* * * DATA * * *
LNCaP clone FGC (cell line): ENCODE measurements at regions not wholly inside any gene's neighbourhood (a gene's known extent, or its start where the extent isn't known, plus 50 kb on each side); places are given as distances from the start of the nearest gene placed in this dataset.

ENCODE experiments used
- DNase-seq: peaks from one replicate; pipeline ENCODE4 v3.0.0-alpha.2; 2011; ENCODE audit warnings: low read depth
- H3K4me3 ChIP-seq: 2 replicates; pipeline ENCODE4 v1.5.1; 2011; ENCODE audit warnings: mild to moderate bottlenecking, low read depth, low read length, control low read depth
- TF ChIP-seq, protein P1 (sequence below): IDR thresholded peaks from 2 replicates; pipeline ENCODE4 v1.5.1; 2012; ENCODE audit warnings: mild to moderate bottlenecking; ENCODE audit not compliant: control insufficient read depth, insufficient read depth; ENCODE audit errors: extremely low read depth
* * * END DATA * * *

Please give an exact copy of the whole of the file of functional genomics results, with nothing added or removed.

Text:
LNCaP clone FGC (cell line): ENCODE measurements at regions not wholly inside any gene's neighbourhood (a gene's known extent, or its start where the extent isn't known, plus 50 kb on each side); places are given as distances from the start of the nearest gene placed in this dataset.

ENCODE experiments used
- DNase-seq: peaks from one replicate; pipeline ENCODE4 v3.0.0-alpha.2; 2011; ENCODE audit warnings: low read depth
- H3K4me3 ChIP-seq: 2 replicates; pipeline ENCODE4 v1.5.1; 2011; ENCODE audit warnings: mild to moderate bottlenecking, low read depth, low read length, control low read depth
- TF ChIP-seq, protein P1 (sequence below): IDR thresholded peaks from 2 replicates; pipeline ENCODE4 v1.5.1; 2012; ENCODE audit warnings: mild to moderate bottlenecking; ENCODE audit not compliant: control insufficient read depth, insufficient read depth; ENCODE audit errors: extremely low read depth